Why do we hate the empath?  Are we inherently supposed to?

This was a question posed to me by a psychopathic friend of mine.  I won’t say that I was taken aback by the question; but I did find it interesting if not unfortunate.  It seems like there is nowhere safe from the ‘us versus them’ mentality that plagues humanity.  One focus of this blog has been to dispel, without sugar-coating, some of the insane preconceptions regarding psychopathy.  Education is key to overriding primal human tendencies.  We psychopaths need to be cognizant of the other direction of knowledge, however.  Empaths have much to teach us just as we have much to offer them.

Before I share the answer I gave him, I must admit that I am not immune to such a mentality described in the preceding paragraph.  The highly religious, for instance, grate against me until I’m metaphorically bleeding.  I am an atheist and queer; such an orientation usually does not rub the religious the right way.  People like me get actively silenced by such persons and, over the years, it has led to a distrust and a hatred toward that group in general.  I do not let that completely close my mind to the individuals that are highly religious, though.  In my communications with other psychopaths, I’ve noticed a respectable trend.  It seems that many of us value the individual based off their actions, not their membership to some larger demographic.  This value can with regard to their worth as a “host” for our parasitic tendencies or it can be a unbiased look into the what the other individual brings to our lives and humanity. Such is my relationship with the religious; I cautiously bin them into a group of enemies, but I always try to give the individual a fair shake.  To summarize, I would be a hypocrite if I said that I was immune to the ‘us versus them’ mentality that I often decry.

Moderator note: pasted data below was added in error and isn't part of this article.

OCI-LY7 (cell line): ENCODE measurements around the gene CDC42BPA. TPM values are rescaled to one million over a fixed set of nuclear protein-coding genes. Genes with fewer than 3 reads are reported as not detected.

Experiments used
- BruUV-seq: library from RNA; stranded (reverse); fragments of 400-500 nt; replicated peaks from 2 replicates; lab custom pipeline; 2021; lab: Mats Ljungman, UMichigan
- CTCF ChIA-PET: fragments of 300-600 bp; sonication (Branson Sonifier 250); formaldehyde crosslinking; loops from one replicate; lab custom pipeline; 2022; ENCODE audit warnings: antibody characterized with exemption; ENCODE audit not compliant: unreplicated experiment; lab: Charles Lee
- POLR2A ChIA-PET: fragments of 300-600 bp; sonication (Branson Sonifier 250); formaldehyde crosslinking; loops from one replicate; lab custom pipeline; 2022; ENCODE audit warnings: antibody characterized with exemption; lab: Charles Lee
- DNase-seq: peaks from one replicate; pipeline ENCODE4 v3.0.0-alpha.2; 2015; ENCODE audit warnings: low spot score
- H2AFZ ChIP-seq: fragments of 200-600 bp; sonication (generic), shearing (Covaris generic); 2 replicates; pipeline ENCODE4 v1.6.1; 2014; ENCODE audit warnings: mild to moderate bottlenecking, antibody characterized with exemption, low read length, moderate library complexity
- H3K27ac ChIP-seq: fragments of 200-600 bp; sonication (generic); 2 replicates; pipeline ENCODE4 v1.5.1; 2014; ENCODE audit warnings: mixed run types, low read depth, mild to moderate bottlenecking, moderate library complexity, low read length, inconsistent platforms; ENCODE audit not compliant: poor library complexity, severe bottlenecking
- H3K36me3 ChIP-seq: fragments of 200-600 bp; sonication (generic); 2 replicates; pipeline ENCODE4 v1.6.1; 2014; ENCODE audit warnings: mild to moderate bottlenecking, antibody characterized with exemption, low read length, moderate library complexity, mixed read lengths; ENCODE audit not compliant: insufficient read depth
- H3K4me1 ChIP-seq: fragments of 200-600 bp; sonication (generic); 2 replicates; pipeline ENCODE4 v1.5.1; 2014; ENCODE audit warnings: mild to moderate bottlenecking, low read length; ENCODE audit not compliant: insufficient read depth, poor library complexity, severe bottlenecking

With that out of the way, it is time to turn to my friend’s question.  I do not believe that we are supposed to hate the empath.  We may find the orientation of the empath to be confusing and illogical, but that need not imply that they are worthy of hatred.  Yes, many empaths would love to see our heads on stakes, but such is found in any intergroup dynamic.  As with my own struggles in giving the religious a fair shake, the empath deserves the same.  Maybe we should be cautious of the group at large, but there are many individual empaths that are worthy of our respect.  I do share the fear of many psychopaths that one day the empath mob will hunt us down out of fears of the unknown.  I do share the pain of being stigmatized.  However, I want to believe, possibly naively, that we are better than that.  I want to believe that with our cold lens of logic that we can see, even if we stumble, that we must be better than those that are blind to mob mentality.  That said, the preservationist in me realizes that we will always be marked.  Should we intrinsically hate the empath? No.  Should we keep one finger on the trigger while our other hand extends a handshake?  Yes.

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